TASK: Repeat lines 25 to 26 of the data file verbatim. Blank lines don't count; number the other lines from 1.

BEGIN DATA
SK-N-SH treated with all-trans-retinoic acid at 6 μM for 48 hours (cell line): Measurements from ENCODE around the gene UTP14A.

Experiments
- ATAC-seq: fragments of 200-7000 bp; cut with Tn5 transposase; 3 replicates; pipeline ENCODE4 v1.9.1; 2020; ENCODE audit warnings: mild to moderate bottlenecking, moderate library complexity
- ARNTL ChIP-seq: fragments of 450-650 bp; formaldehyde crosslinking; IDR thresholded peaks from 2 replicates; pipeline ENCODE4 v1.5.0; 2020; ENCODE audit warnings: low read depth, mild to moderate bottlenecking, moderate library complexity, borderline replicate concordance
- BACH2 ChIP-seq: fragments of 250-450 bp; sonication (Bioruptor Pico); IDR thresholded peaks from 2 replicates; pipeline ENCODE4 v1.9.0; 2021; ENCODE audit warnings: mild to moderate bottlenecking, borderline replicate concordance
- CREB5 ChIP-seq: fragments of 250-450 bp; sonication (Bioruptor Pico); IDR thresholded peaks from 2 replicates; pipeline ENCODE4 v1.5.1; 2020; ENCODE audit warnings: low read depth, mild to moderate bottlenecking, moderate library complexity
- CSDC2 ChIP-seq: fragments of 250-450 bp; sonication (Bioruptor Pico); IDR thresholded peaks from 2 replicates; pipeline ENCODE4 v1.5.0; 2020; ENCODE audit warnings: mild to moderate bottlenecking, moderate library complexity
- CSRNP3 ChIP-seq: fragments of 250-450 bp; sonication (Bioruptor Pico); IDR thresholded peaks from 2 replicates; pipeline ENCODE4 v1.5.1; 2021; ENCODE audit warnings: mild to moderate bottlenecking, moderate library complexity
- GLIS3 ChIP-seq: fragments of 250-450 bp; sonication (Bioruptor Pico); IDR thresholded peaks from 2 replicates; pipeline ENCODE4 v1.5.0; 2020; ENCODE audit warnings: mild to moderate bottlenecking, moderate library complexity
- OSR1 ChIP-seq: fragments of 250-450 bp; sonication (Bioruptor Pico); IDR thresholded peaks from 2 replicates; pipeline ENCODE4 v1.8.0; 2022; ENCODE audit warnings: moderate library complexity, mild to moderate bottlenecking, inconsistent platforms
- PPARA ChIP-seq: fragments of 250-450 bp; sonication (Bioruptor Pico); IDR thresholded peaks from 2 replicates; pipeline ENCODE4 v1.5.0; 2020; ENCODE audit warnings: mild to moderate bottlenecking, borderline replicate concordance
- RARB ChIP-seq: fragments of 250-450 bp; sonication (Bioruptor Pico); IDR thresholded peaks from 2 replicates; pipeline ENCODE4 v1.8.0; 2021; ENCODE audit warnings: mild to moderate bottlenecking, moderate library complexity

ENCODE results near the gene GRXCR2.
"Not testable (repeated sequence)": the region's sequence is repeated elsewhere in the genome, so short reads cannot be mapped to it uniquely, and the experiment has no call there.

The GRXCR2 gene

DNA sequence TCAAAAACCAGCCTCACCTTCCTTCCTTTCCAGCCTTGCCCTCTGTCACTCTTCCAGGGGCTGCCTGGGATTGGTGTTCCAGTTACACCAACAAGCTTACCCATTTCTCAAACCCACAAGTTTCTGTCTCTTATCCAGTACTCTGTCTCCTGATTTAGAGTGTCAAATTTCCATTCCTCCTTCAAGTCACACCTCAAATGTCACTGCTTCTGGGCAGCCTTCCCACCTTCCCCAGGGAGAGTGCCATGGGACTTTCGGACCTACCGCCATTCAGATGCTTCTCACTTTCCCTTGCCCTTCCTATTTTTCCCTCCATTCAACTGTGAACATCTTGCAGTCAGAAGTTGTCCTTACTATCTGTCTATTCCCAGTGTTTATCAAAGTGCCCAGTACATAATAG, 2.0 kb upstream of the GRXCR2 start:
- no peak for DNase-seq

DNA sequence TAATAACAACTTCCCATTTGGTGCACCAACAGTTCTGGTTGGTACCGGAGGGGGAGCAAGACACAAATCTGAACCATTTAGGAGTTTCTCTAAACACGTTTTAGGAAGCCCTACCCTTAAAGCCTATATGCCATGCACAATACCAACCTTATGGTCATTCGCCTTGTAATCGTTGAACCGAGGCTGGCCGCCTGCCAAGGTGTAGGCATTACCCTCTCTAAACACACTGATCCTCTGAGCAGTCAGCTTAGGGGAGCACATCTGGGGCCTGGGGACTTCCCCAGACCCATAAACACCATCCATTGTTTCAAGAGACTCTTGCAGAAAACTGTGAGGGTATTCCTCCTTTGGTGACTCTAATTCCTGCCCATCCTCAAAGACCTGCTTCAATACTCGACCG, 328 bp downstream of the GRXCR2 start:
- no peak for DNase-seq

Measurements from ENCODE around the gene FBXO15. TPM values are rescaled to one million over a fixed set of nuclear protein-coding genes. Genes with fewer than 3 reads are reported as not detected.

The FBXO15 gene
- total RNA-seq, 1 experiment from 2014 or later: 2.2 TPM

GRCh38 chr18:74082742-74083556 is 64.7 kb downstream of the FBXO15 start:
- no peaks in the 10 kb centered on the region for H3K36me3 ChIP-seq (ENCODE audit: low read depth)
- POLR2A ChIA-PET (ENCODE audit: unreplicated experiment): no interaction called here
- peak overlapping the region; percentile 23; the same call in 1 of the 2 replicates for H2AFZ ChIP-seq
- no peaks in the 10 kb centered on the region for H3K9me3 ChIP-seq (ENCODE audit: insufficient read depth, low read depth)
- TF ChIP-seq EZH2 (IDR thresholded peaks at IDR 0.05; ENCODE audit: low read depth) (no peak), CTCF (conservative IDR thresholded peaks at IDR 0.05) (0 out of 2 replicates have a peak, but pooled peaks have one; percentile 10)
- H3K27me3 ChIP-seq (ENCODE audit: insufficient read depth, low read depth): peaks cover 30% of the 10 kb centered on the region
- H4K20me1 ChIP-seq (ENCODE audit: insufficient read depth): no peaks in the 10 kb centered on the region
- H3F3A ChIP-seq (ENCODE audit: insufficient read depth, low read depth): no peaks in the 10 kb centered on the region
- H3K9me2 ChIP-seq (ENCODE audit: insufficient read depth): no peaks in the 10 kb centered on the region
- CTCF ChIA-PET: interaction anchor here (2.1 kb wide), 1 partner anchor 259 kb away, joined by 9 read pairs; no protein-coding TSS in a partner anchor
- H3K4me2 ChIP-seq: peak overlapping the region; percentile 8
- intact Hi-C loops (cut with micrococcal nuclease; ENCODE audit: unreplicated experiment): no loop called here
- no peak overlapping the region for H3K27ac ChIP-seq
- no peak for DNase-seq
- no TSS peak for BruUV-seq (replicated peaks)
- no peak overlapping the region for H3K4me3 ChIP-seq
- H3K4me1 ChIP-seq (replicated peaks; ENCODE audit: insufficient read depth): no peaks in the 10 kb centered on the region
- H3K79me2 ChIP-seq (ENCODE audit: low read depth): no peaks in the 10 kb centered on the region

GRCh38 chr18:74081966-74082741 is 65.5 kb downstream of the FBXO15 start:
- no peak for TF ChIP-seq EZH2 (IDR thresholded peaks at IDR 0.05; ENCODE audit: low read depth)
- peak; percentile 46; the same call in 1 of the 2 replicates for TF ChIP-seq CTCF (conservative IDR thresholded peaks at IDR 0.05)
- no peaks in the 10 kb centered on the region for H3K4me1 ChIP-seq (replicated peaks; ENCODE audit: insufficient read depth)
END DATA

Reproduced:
- POLR2A ChIA-PET (ENCODE audit: unreplicated experiment): no interaction called here
- peak overlapping the region; percentile 23; the same call in 1 of the 2 replicates for H2AFZ ChIP-seq